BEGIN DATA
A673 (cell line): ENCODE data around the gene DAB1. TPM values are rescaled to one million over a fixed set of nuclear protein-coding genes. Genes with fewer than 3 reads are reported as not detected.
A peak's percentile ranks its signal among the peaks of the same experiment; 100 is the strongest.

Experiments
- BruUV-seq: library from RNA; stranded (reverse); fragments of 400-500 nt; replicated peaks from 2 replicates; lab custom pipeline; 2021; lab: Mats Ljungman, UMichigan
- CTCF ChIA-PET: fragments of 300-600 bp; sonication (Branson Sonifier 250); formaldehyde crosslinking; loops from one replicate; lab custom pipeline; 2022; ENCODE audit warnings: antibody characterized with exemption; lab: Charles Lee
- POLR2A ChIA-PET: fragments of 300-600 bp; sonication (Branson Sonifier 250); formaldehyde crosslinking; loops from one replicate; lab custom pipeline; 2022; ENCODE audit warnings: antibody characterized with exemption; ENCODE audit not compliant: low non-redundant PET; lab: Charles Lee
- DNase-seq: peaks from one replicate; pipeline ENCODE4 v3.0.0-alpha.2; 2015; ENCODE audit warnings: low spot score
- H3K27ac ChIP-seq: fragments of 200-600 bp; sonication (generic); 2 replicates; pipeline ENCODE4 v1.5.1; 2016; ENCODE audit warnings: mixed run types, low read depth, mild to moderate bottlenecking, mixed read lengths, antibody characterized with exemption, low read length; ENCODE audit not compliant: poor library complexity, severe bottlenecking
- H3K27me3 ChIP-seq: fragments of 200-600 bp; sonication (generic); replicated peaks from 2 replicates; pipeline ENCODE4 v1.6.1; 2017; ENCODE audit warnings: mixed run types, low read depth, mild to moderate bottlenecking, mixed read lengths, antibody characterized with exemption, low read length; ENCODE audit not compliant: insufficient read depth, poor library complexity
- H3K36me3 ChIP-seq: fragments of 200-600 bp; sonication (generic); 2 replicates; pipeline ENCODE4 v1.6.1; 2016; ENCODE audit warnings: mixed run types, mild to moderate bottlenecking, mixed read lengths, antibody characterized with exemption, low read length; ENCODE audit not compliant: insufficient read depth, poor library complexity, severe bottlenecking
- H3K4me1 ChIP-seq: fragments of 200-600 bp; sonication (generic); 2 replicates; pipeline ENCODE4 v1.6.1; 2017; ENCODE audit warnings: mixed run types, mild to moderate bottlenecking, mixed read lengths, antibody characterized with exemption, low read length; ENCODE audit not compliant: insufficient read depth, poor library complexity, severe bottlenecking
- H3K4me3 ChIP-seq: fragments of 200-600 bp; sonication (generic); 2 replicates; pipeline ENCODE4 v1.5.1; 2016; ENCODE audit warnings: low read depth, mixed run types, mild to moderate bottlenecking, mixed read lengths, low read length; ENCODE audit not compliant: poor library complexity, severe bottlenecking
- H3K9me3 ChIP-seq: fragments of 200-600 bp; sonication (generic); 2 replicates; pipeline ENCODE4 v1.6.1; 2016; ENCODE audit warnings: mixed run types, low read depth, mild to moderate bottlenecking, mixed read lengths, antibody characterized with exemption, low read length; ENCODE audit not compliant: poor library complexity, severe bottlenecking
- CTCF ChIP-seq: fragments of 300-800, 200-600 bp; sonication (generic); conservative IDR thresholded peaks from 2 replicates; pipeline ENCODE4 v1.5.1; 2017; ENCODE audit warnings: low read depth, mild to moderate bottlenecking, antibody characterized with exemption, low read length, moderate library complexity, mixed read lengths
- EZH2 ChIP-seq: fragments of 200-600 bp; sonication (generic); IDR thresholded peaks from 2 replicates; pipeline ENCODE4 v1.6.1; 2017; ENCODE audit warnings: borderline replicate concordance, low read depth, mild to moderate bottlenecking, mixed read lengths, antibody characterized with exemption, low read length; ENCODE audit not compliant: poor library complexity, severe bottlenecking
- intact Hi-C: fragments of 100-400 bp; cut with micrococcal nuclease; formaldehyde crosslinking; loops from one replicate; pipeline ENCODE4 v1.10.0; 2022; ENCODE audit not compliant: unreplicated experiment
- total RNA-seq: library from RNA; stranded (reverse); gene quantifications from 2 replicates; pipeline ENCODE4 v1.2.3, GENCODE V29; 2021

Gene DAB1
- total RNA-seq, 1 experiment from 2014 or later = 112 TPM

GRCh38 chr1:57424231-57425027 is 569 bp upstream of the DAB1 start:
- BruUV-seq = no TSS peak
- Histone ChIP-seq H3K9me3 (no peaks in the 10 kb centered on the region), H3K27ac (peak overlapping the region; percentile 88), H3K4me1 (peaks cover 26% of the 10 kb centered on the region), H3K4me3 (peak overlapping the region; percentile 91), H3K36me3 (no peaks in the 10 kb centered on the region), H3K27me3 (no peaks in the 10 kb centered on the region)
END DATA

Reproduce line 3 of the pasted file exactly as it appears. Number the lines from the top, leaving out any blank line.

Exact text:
Experiments